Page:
Tag Archives: snicker

one of jon stewart’s better moments

In a career of many many good moments of political commentary, surely one of the highlights of Jon Stewart’s career was the Wednesday March 4 episode of The Daily Show, which was almost entirely Jon Stewart doing commentary & interview about the financial situation.

I particularly loved his comment to Joe Nocera about CNBC’s “journalism” on Wall Street:

How does a guy like Rick Santelli have the balls to get mad about this idea of giving homeowners a break, when this network, CNBC — how did they miss this entire story? They’re a financial news network , I mean, it’d be like the weather channel interviewing hurricane Katrina and saying, “You know there’s reports that you have high winds and flooding,” and Katrina’s like, “No no no I’m sunny,” and they’re like “alright,” and then they walk away. This is insane!

At around 17:30 in the video.

ohohohoh

This is highly amusing. A Constitutional flaw in the way that patent appeals judges have been appointed since 2000 (by persons without authority to do so) threatens to invalidate all the decisions made by a panel that includes a judge appointed since 2000. [My initial hearing of snatches of this made me think there was a problem with the Fed Circuit, which would have been even more hilarious! But this is pretty funny too.]

rotflol …

but seriously, folks, this will never happen. Congress will hastily fix the appointment process and pass a law grandfathering in the eight years’ worth of decisions. The grandfather statute will be challenged, and will be upheld on appeal as a lawful exercise of Congress’ power to regulate commerce. Decisions premised on this problem will be held off or actions stayed until resolution of the dispute.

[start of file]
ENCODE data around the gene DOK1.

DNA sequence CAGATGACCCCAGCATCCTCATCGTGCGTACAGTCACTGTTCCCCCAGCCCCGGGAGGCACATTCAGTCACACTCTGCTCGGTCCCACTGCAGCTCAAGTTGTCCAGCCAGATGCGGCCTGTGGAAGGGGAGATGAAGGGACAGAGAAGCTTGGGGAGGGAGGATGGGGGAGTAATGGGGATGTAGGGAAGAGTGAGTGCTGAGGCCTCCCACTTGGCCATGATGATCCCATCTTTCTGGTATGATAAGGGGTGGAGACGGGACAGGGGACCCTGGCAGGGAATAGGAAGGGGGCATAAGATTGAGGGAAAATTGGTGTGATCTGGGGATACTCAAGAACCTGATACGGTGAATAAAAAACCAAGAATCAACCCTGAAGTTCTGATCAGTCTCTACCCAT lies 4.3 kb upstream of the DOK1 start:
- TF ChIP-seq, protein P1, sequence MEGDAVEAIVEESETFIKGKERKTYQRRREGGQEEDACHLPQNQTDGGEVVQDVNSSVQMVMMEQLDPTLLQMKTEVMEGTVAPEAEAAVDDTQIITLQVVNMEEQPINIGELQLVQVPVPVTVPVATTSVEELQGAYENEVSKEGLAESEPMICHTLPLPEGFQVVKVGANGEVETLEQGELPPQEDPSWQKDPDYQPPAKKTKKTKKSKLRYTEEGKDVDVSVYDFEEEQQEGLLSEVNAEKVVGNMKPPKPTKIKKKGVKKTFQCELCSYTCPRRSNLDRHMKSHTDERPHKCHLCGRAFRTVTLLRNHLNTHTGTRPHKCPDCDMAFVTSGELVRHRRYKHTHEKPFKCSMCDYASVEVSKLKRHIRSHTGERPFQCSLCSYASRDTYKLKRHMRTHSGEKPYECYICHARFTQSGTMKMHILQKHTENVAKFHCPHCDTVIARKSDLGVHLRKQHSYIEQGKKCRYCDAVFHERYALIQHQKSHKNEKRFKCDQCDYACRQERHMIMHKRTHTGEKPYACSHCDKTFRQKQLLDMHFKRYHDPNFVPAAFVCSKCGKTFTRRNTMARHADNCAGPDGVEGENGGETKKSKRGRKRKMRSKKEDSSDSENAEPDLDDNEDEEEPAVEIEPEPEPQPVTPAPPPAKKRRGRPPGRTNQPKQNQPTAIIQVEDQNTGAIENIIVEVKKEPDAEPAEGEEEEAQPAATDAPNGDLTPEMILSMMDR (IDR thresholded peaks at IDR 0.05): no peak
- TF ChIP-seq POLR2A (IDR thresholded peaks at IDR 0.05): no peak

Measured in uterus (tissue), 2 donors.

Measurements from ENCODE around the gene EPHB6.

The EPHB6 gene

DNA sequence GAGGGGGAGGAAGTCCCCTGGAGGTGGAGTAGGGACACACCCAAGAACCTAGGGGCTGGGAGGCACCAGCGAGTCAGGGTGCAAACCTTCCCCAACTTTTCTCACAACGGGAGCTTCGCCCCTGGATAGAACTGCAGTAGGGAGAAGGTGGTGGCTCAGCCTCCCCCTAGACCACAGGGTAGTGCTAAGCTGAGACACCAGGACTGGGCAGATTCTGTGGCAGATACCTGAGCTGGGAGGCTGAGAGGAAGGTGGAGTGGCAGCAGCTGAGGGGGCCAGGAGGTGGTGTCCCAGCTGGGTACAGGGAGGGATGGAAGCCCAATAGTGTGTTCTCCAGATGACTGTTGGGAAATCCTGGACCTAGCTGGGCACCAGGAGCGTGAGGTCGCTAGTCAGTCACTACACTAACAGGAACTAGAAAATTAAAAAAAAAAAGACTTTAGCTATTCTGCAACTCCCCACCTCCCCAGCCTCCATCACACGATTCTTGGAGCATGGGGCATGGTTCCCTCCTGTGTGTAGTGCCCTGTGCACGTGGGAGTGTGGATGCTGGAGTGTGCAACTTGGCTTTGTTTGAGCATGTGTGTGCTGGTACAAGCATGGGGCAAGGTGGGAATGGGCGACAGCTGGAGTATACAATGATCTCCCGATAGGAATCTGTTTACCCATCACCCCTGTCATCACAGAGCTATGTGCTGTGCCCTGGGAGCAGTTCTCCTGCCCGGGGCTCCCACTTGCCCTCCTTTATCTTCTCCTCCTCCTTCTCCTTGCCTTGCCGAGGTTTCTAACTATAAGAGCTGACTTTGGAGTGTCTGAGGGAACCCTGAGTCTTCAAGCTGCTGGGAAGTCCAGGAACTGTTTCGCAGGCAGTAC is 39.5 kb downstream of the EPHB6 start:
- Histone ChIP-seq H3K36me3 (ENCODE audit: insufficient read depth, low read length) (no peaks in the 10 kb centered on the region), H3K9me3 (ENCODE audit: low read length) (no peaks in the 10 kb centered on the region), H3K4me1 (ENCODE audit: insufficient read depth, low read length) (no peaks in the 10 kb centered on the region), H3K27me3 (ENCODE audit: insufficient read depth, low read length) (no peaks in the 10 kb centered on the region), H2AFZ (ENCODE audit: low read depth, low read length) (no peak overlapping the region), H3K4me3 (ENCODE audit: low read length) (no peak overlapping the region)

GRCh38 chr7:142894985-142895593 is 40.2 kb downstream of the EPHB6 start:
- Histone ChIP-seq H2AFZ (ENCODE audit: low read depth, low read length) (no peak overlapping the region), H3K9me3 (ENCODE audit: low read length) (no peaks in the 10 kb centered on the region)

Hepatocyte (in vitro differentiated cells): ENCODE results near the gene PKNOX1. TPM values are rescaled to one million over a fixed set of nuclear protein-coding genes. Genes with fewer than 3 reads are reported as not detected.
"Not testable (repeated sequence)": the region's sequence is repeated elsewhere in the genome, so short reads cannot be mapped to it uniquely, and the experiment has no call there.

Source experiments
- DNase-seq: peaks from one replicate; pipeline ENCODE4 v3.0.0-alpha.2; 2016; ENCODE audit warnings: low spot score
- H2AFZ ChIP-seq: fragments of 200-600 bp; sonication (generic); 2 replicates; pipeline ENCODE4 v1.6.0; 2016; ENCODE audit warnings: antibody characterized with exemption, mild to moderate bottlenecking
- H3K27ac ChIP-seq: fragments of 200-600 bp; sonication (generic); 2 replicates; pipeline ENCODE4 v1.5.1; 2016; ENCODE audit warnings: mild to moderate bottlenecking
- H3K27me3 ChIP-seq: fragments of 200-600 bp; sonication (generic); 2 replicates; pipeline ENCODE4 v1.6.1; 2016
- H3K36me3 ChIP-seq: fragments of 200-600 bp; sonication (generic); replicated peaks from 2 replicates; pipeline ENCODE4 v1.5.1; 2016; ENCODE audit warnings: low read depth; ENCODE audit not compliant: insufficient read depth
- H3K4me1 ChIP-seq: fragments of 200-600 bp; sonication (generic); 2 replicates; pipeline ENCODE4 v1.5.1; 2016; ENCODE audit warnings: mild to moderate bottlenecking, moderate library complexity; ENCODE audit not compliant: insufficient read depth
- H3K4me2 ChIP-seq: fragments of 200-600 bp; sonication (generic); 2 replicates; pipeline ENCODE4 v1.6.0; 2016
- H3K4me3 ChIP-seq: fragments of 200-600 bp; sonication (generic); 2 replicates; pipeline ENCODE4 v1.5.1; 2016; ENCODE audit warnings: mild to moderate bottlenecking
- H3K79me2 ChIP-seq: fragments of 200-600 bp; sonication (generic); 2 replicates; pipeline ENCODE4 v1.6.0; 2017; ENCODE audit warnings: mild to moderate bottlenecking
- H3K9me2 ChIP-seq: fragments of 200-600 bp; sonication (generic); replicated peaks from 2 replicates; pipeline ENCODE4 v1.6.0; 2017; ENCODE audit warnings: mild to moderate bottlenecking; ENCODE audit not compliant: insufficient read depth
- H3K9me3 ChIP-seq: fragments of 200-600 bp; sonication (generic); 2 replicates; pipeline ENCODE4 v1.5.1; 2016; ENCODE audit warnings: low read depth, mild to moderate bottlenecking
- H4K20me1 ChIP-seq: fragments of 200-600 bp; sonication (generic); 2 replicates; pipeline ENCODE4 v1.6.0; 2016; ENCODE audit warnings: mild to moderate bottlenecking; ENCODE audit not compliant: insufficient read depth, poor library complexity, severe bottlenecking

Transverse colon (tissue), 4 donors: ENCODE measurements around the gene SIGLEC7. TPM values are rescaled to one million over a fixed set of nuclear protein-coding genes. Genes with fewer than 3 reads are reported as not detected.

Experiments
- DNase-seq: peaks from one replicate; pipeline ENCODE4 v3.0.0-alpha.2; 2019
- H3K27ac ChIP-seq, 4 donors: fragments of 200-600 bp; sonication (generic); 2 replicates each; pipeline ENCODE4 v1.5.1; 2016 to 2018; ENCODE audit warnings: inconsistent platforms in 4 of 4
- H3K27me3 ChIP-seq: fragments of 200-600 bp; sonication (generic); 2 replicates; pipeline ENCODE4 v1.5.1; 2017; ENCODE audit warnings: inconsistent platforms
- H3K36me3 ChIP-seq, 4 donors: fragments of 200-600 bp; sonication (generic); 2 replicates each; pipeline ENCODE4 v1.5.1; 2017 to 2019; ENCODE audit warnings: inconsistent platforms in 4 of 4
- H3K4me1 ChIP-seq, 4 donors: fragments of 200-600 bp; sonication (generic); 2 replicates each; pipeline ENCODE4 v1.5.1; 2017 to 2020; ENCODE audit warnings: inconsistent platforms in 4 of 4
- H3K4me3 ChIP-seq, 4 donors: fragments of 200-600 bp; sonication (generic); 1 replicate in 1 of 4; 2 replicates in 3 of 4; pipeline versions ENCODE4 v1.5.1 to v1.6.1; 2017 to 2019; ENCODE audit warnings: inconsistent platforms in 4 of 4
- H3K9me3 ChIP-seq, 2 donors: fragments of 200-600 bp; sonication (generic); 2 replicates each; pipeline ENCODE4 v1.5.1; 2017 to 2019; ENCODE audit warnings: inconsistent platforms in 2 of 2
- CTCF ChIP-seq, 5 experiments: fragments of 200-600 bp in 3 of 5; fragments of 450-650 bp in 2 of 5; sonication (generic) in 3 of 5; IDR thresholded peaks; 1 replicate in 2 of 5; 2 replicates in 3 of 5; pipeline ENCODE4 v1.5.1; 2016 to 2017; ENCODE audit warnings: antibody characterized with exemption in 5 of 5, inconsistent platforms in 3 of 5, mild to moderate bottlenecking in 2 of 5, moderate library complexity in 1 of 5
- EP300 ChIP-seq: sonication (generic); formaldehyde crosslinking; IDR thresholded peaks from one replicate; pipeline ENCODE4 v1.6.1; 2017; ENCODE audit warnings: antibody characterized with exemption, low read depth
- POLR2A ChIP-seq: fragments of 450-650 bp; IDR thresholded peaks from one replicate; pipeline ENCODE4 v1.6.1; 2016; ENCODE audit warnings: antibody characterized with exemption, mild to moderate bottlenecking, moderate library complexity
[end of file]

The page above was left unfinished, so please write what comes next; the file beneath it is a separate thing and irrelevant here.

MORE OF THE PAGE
Charles Miller, a spokesman for the Justice Department, said the government had no comment. “There is really nothing we can say at this time,” he said.

rotfl, rotfl …

But a 1999 law changed the way administrative patent judges are appointed, substituting the director of the Patent and Trademark Office for the secretary of commerce.

And now that Professor John W. Duffy has pointed it out, it’s so completely obvious! Of course the head of the PTO can’t appoint judges. How did nobody ever see this before? … Someone is going to be digging out their notes from nine years ago tonight and going “oh shit….”

teeeheeeheee…. i’m going to be chuckling on and off all the rest of the night.

Duffy paper @ SSRN

the bear stearns of organized pedophilia

It’s a bit dicey to find anything funny in the sexual slavery / prostitution ring known as the FLDS (Fundamentalist Church of Latter Day Saints, aka, the Mormon child abuse cult). Bill Maher managed to do it by pointing out the discrepancy between society’s treatment of misbehavior by “cults” and misbehavior by “religions”.

If you can stomach it, watch the video at Crooks and Liars. It’s funny but only if you can laugh at the really fucked up things that infuriate you and make you despair of the world.

Relevant transcript below the fold.

Continue reading

on insanely stupid, homophobic, racist, white Republican legislators

Bloggers & media have been all over the latest in a long, long series (at least as long as i have been reading the news, which is 20+ years now*) of sexcapades by Republicans and religious right leaders: Florida state legislator Bob Allen (R), who solicited an undercover cop for a blowjob in Titusville, FL, and is consequently being charged with soliciting prostitution. The cop was black, and Allen said that there were black men loitering about the park so he offered the blowjob + cash to avoid becoming “a statistic.”